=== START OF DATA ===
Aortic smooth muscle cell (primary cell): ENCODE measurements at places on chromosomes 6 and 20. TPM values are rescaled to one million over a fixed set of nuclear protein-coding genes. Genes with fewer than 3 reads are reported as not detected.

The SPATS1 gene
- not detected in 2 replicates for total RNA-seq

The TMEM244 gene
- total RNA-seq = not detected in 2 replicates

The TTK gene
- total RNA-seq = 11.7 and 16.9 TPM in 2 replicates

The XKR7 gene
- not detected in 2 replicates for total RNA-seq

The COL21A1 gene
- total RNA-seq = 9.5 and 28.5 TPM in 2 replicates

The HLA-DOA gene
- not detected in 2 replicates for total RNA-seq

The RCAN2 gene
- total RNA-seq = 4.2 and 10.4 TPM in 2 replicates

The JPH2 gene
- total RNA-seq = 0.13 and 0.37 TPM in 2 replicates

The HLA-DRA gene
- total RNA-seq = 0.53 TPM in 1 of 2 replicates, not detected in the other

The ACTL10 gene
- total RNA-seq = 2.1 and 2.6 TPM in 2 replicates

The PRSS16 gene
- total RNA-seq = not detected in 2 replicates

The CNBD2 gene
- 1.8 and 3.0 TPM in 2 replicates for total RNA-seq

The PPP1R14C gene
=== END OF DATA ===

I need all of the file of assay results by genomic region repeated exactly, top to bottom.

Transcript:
Aortic smooth muscle cell (primary cell): ENCODE measurements at places on chromosomes 6 and 20. TPM values are rescaled to one million over a fixed set of nuclear protein-coding genes. Genes with fewer than 3 reads are reported as not detected.

The SPATS1 gene
- not detected in 2 replicates for total RNA-seq

The TMEM244 gene
- total RNA-seq = not detected in 2 replicates

The TTK gene
- total RNA-seq = 11.7 and 16.9 TPM in 2 replicates

The XKR7 gene
- not detected in 2 replicates for total RNA-seq

The COL21A1 gene
- total RNA-seq = 9.5 and 28.5 TPM in 2 replicates

The HLA-DOA gene
- not detected in 2 replicates for total RNA-seq

The RCAN2 gene
- total RNA-seq = 4.2 and 10.4 TPM in 2 replicates

The JPH2 gene
- total RNA-seq = 0.13 and 0.37 TPM in 2 replicates

The HLA-DRA gene
- total RNA-seq = 0.53 TPM in 1 of 2 replicates, not detected in the other

The ACTL10 gene
- total RNA-seq = 2.1 and 2.6 TPM in 2 replicates

The PRSS16 gene
- total RNA-seq = not detected in 2 replicates

The CNBD2 gene
- 1.8 and 3.0 TPM in 2 replicates for total RNA-seq

The PPP1R14C gene